Feedback Culture

How often do your employees give each other feedback? In a successful culture, employees are good at both giving and receiving feedback. Giving and receiving feedback is important to constantly develop as an individual and as a company. It's important to build an organisation with a positive feedback culture and, as with most things, it all starts with leadership.

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Our need for continuous personal and professional development is a strong driving force in today's society. In our quest to improve ourselves, we want to look out for feedback in its various forms.

As a leader, you need feedback to obtain a 360 view on what you can do better, and which of your current efforts are appreciated. As an employee, you want to hear from both colleagues and your leaders when you do something well, and also when something could have been improved.

The challenge lies within the fact that many organisation do not have the psychological security, or the smoothest processes, for employees to be able to give and receive constructive and continuous feedback. There is simply no feedback culture.

What is a feedback culture?

When we talk about building a feedback culture, we are looking to build a culture in which employees feel comfortable giving and receiving feedback. We are also looking at creating workplaces where staff feel encouraged to give each other deserved praise without prompt from their managers.

Having a feedback culture contributes to a culture of learning and self improvement where development is prioritised and feedback becomes a natural part of everyday behaviours at work.

Creating a feedback culture is not only important to make your employees happy and develop. It leads to more benefits than that!

An example of the importance of a feedback culture is that it increases productivity. Studies show that productivity increases by 14% in companies where you the staff and leaders pay attention to each others behaviours with constructive feedback and that 79% of employees experience that praise makes them work harder.

Your job as a leader is partly to create a safe place for your employees to give and receive feedback, but also to give well-deserved praise to your employees. In this way, you show the way by example and you can start to build a positive feedback culture.

How do you create a positive feedback culture?

So how do you build a positive feedback culture? It's not just about showing more appreciation at work. To support the building of a culture of feedback, there must also be a clear system in place for how to internally handle feedback between employees and people managers.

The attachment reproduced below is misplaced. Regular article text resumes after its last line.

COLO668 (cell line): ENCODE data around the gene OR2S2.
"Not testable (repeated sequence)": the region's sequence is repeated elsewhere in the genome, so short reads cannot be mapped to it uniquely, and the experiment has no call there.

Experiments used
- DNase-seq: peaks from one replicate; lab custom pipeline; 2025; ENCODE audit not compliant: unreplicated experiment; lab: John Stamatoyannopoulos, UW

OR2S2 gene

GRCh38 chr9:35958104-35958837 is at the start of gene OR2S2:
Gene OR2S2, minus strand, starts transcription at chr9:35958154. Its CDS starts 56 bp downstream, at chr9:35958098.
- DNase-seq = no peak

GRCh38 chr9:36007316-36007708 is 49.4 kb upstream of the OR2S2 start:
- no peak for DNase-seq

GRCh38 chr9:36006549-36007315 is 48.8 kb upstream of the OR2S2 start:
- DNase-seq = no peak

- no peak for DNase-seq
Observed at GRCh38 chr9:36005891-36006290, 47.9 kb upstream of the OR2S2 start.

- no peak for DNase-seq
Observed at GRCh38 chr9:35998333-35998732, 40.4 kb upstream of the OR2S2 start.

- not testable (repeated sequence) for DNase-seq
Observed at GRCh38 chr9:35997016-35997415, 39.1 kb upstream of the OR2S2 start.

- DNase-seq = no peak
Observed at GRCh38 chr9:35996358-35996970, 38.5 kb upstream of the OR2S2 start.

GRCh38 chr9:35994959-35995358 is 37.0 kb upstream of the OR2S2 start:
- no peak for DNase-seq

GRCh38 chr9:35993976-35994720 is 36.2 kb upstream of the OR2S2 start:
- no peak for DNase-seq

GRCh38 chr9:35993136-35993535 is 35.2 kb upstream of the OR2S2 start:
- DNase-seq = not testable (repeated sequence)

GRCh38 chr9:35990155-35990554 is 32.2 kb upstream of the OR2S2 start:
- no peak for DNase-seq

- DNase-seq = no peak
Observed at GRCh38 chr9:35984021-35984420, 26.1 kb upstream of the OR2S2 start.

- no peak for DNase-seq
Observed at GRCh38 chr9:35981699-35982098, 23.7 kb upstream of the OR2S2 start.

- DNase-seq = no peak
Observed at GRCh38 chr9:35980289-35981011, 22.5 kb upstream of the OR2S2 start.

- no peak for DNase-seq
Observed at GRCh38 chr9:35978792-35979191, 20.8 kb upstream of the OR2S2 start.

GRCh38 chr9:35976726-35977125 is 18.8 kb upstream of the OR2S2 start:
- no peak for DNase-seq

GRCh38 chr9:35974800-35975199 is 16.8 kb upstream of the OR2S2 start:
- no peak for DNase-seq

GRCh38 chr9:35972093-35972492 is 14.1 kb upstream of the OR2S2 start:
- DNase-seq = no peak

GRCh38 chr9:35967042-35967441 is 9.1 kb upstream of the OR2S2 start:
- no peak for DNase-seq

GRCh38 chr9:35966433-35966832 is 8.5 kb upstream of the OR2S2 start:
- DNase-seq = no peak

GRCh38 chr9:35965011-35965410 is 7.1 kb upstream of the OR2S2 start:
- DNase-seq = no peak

Here are three tips on how to create a positive feedback culture:

  1. Encourage employees to give each other praise. With this, you build stronger relationships, create a positive team spirit and improve collaboration in your organisation.
  2. Act on feedback. Only by acting on feedback, do you show that you take the opinions seriously. Only by acting on the feedback, can you start building the feedback culture.
  3. Have individual conversations when they make a difference. Effective, 1-1 conversations help you build a relationship with your team members, and create a safe place to give and receive feedback.

In order for you to understand exactly how to create a positive feedback culture, we have written a detailed guide; 8 Principles for Building a Positive Feedback Culture - For Happier, Higher Performing Teams>

Importance of open discussions and a feedback culture

For a company with over 500 employees, it can sometimes be challenging to get an overall picture of how people feel about their work environment and job responsibilities. The cable supplier Nexans is, therefore, actively working with Winningtemp to improve its leadership, employees’ working conditions and job satisfaction.

By diving deep into the questions related to leadership, Christer Snäll notices significant opportunities for development. He feels that as leaders, you should not be afraid to ask open questions to the group if the results haven’t been as good as you might have expected.

“It’s a matter of daring to address all issues, even those that are directly negative to one’s leadership,” he says. “It’s only by talking about problems that you can come up with solutions and make improvements. I strongly believe in open leadership and open discussions. “

Answering the four weekly questions has become as natural for the employees as punching in and out.

Read more about how the Nexans encourages a positive feedback culture here >

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